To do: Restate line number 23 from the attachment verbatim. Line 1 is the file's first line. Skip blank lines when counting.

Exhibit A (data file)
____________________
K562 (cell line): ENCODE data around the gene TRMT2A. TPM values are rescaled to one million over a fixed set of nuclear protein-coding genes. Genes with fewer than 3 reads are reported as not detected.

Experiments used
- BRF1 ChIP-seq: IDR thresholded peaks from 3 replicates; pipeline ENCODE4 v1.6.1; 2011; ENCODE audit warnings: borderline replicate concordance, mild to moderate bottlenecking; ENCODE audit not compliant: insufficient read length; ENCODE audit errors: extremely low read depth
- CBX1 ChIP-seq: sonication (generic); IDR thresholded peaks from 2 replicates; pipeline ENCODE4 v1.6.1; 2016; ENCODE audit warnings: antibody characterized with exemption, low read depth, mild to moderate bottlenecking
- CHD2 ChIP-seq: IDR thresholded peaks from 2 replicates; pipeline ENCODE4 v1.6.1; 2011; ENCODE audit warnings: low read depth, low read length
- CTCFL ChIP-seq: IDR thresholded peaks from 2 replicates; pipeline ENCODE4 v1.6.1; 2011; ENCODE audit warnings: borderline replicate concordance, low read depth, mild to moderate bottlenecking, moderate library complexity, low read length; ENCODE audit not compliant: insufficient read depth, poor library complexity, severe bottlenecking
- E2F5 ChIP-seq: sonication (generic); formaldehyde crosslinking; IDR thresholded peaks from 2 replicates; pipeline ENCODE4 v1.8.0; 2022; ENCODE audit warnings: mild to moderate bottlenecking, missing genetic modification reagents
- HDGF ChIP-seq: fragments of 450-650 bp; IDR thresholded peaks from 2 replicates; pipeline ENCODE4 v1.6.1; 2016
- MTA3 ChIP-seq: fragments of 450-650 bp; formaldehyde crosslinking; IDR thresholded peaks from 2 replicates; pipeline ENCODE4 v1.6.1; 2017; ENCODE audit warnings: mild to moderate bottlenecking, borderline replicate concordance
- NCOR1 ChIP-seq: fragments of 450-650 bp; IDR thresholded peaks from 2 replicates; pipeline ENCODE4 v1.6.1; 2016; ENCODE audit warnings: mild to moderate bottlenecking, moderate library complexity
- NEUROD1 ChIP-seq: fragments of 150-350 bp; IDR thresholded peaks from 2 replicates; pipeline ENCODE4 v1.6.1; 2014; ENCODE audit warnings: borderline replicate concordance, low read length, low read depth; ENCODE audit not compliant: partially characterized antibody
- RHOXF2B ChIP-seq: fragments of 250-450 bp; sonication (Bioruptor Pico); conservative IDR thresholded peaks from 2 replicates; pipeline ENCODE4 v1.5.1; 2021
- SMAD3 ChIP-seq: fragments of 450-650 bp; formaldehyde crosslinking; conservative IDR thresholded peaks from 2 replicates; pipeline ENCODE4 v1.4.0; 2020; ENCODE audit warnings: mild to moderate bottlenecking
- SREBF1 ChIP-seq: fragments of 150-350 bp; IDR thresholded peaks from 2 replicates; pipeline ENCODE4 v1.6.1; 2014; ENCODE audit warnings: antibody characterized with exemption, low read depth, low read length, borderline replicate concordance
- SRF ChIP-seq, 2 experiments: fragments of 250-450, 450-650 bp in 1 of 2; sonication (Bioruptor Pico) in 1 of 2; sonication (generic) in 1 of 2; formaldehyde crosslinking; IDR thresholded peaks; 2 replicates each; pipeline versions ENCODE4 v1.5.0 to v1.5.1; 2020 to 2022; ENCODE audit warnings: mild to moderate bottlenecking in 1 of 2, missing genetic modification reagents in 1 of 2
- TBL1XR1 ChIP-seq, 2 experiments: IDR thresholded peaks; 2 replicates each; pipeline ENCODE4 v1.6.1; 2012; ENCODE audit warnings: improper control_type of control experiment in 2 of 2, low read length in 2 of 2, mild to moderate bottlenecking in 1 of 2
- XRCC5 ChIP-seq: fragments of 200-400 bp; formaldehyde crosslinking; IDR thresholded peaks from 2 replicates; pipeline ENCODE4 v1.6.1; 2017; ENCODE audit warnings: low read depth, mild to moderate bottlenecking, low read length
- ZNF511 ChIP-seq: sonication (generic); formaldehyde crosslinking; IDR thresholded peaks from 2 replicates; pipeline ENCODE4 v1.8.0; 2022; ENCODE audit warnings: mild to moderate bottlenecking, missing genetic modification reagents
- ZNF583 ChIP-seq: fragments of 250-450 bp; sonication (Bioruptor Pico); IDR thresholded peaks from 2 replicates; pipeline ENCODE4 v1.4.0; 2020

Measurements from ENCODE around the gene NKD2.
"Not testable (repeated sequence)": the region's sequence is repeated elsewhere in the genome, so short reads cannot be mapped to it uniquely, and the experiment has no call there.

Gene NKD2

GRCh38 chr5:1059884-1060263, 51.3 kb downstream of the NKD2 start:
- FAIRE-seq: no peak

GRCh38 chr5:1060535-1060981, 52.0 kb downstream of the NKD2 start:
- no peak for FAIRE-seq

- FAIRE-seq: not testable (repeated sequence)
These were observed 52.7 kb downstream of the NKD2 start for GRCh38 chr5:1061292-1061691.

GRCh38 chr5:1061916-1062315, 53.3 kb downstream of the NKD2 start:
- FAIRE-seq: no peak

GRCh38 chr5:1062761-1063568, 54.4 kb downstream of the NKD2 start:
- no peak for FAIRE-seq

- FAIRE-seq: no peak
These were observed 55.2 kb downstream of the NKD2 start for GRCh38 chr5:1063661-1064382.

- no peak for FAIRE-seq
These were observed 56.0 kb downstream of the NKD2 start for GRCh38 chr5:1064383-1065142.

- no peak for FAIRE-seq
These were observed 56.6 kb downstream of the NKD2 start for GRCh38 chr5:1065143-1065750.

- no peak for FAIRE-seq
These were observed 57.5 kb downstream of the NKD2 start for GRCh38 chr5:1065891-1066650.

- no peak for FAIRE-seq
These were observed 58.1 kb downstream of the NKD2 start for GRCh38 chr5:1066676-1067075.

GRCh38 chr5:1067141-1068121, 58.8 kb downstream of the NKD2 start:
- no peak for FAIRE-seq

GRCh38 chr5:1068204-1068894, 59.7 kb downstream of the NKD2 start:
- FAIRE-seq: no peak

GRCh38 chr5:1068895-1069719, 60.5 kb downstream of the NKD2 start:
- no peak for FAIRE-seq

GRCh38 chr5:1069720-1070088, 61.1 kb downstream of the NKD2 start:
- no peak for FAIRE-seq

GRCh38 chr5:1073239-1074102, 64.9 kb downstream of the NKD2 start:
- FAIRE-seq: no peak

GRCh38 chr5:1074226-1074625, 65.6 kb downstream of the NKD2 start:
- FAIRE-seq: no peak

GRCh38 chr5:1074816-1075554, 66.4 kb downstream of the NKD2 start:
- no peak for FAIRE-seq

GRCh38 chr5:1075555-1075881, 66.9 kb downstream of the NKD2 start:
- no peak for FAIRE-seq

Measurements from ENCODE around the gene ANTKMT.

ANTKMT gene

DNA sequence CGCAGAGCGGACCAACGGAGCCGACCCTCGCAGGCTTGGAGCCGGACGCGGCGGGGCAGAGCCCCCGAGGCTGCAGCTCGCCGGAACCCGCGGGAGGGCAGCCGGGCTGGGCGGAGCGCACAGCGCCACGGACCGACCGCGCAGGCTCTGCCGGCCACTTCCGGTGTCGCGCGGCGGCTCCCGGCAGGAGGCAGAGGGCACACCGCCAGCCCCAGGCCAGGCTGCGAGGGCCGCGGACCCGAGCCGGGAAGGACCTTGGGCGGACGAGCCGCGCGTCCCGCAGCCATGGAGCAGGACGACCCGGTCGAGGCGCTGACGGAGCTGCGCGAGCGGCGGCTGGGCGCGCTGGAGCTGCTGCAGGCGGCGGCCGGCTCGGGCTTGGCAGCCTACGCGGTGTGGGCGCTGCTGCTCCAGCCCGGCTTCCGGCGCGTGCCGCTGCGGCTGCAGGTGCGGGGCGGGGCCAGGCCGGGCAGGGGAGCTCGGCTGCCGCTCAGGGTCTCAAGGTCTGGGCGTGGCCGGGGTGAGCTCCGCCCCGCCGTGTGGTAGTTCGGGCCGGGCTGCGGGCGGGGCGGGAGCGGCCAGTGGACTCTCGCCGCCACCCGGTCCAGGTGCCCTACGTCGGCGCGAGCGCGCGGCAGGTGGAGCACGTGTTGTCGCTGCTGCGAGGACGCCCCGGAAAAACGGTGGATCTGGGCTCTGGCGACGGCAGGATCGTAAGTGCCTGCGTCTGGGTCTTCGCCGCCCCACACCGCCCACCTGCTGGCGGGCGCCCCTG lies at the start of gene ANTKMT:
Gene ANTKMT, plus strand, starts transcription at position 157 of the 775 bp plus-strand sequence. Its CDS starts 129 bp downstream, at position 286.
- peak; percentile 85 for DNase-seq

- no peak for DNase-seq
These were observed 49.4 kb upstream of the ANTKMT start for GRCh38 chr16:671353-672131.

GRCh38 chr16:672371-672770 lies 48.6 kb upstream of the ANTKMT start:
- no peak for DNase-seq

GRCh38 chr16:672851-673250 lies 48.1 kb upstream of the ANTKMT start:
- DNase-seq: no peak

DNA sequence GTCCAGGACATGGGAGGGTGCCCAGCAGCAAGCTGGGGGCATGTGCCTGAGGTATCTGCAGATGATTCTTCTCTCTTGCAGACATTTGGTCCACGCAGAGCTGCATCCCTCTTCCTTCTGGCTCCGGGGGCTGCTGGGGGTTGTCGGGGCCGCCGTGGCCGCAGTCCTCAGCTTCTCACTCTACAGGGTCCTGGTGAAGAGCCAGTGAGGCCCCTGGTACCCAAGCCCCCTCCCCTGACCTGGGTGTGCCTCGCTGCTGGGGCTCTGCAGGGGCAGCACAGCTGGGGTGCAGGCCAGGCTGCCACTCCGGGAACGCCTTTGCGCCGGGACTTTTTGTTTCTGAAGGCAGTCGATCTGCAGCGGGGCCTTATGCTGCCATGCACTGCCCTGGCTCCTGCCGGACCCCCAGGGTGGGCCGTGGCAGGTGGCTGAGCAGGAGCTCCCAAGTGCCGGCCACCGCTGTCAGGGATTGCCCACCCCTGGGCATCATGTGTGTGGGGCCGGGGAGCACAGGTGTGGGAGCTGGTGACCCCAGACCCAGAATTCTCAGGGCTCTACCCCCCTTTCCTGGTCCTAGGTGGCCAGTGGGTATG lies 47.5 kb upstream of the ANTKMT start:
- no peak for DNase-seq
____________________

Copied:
GRCh38 chr5:1059884-1060263, 51.3 kb downstream of the NKD2 start: